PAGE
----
Philip “Philip” Zeng’s professional career in League of Legends happened on a whim.
Before joining FlyQuest, he was a student at the University of British Columbia and struggled to find something he was passionate about.
“Right before it started I was struggling in college and didn’t know what I wanted to do,” Philip said. “But something I was really passionate about was the League. I always played the game and ground it.
That hard work paid off when he was discovered by FlyQuest assistant coach Richard “Phantiks” Su, who saw the potential in the top laner.
“Phantiks is the one who saw the potential in me and he recommended I give it a try. Our relationship is quite close because we often test matchups against each other and he will applaud me,” Philip said in laughing. “It’s really good to have him as a coach and mentor to help me with parts of the game that I hadn’t thought of.”
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Phantiks told the truth about the weaknesses he saw in Philip’s play. He noted the lack of knowledge for the game and the basics of laning that LCS players do seamlessly.
“Before I turned pro, I would say my style of play was like a draw,” Philip said. “I wasn’t doing that much CS back then, but Phantiks told me the importance of having a high CS, especially in a competitive game. You would never see someone with less than 10 CS. When I I started out fighting people all the time, I didn’t know the long term effects of it all.
Yet even with those flaws, there was something special and unique about the way he handled mistakes that set Philip apart from other top laners at his level.
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“Philip was definitely a double-edged sword when I first laid eyes on him in the solo queue,” Phantiks said. “He made questionable decisions and got himself into awkward situations, but the way he got through them was unique. He approaches skirmishes with a creative mindset that really caught my attention.
“He was a short-term idea for our Academy team when we moved [Eric “Licorice” Ritchie] at the end of last year,” chief executive Nick Phan said. “It was difficult to assess him because he didn’t have a lot of experience at all. We chose to take the risk of working longer with him at the Academy where he was able to discover himself as a player through the Academy and then the Korean bootcamp.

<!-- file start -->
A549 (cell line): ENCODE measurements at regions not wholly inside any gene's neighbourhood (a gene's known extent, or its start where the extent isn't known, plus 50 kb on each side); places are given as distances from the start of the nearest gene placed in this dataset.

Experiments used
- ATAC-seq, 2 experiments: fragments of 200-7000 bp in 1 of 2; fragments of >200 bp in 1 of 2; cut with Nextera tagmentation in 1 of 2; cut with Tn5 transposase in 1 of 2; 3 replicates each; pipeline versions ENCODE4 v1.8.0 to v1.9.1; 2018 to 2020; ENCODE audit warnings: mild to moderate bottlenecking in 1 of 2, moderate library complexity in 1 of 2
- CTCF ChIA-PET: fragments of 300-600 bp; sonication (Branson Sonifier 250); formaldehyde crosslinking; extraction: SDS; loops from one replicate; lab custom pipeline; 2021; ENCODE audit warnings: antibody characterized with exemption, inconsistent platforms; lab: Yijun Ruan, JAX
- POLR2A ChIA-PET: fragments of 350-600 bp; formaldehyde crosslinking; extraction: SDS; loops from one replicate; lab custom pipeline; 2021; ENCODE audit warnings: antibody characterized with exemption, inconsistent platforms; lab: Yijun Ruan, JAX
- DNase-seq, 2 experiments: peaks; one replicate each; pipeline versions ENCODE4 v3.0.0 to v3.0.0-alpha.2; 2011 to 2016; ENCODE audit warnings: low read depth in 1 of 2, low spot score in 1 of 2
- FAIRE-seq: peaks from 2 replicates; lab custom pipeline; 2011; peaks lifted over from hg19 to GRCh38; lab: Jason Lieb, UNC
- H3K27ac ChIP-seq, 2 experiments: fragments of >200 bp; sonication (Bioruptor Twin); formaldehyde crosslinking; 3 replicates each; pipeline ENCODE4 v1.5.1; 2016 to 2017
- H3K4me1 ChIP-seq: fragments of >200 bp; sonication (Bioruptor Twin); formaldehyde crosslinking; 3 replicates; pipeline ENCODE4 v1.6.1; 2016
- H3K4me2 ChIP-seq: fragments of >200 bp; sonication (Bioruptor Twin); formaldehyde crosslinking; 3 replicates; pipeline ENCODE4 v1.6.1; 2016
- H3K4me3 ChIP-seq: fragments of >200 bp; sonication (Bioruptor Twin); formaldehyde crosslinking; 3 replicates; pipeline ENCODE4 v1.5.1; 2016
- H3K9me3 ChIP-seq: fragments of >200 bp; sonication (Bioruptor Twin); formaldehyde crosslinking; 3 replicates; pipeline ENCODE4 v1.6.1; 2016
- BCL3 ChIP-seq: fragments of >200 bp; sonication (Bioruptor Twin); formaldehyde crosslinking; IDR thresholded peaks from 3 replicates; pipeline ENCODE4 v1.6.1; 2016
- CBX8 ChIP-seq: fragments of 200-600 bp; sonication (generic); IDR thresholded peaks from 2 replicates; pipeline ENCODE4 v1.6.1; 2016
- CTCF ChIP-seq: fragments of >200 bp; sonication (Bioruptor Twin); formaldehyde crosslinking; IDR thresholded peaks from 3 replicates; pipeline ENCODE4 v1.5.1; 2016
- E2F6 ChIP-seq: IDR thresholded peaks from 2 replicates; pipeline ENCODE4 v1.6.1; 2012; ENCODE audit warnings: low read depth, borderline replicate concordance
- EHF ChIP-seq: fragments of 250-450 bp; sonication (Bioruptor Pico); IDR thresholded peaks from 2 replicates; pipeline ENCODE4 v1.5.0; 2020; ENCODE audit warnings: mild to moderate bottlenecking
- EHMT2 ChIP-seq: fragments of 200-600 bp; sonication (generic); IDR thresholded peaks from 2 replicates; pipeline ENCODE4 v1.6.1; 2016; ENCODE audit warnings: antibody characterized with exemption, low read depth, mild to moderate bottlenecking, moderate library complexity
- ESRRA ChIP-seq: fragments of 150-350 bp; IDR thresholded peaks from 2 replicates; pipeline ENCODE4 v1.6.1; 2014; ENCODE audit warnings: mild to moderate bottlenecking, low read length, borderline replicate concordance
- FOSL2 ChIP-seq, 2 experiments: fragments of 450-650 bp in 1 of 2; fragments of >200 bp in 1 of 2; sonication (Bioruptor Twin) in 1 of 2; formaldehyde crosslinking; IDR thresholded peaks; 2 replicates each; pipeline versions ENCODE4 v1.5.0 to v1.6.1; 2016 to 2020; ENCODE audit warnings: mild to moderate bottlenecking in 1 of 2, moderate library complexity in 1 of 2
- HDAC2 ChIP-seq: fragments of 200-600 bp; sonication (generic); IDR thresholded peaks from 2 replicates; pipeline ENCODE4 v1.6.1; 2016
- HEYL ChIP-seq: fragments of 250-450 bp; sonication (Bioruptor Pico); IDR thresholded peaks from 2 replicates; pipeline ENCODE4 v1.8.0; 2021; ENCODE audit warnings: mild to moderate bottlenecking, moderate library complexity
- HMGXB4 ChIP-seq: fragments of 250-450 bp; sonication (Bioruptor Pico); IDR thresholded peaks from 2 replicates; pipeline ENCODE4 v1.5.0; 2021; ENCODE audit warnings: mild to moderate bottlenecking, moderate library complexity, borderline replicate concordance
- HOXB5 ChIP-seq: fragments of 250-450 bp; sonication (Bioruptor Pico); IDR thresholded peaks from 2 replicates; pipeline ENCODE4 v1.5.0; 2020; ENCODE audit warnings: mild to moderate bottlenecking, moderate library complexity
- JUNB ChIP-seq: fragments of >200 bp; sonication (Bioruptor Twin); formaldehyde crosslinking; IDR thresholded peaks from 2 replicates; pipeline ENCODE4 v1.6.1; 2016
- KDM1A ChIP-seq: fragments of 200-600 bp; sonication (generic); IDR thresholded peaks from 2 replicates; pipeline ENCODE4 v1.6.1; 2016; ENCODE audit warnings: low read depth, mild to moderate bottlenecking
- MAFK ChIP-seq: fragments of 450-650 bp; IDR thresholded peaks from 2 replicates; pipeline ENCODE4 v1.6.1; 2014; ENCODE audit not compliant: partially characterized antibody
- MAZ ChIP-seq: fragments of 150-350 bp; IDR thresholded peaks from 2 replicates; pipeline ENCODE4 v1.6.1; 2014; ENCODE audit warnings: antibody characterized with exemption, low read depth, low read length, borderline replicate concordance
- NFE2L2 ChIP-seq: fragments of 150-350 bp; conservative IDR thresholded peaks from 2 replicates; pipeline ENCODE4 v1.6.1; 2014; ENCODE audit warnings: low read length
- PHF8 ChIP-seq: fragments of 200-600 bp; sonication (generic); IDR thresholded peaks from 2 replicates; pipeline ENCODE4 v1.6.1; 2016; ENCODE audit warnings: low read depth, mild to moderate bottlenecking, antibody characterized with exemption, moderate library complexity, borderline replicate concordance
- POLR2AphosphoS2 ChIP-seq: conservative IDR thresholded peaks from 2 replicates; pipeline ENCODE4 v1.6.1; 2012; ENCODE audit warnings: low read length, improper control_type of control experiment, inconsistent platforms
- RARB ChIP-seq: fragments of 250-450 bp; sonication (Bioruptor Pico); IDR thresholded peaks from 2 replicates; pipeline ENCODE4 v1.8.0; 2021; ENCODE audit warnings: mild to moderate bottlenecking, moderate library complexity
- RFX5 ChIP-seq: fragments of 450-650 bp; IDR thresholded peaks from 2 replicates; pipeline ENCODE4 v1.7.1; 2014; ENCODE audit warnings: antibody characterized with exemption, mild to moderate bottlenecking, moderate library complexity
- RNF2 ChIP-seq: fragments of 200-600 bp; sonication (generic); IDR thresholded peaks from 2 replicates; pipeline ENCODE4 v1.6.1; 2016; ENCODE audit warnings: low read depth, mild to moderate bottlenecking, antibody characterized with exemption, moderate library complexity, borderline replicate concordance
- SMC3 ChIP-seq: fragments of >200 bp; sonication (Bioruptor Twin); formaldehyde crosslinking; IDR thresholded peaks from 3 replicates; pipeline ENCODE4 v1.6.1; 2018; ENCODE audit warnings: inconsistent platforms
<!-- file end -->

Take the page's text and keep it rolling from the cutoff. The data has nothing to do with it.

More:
Initially a short-term fix to fill a void on FlyQuest Academy, Philip quickly made an impression, quickly progressing through the system and eventually taking a major leap.
Photo credit: Tina Jo / Riot Games via ESPAT
A promotion that shocked more than one
After a tough 2021 season when the organization missed the spring and summer playoffs, FlyQuest bounced back in 2022 with a rebuilt roster that saw the team finish fifth in the spring. When the team made changes this summer to promote Philipw, many questions arose regarding their new top laner’s move to the LCS, especially when the team honestly shared that they had no expectations. .
“I think there was a misperception by a lot of people in the community. Many actors and different personalities approached us at the beginning when we announced the upcoming exchange this summer, and our response was that we didn’t have high expectations,” Phan said. “We just wanted people to know that it can take a while to adjust to the LCS.”
Yet even with this adjustment period, FlyQuest had faith in Philip to experience major growth in the LCS and make the team even better because of the spark he could provide the team.
“This roster had a specific need, and I think Philip fills that with his hunger and work ethic,” Phan said. “The risk didn’t seem as crazy to us as it did to outsiders. The holes we saw in his game made it look like they would progress much faster at the LCS level than at the Academy.
Take your first steps as an LCS top laner
No feeling is more exciting for an aspiring professional League of Legends player in North America than taking their first steps on the LCS stage. For Philip, it was a moment that sparked the realization that his hard work had paid off.